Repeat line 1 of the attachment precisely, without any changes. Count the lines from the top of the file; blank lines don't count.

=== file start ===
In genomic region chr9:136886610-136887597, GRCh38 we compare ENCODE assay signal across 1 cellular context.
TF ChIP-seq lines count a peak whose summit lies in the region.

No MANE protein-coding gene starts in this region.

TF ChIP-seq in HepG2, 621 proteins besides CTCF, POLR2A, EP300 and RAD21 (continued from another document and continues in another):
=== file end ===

In genomic region chr9:136886610-136887597, GRCh38 we compare ENCODE assay signal across 1 cellular context.